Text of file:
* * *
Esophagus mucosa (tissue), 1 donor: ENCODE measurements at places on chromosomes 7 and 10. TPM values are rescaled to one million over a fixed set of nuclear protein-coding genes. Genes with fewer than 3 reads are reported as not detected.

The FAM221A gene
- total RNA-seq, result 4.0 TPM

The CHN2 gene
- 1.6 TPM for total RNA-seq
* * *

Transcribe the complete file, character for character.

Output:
Esophagus mucosa (tissue), 1 donor: ENCODE measurements at places on chromosomes 7 and 10. TPM values are rescaled to one million over a fixed set of nuclear protein-coding genes. Genes with fewer than 3 reads are reported as not detected.

The FAM221A gene
- total RNA-seq, result 4.0 TPM

The CHN2 gene
- 1.6 TPM for total RNA-seq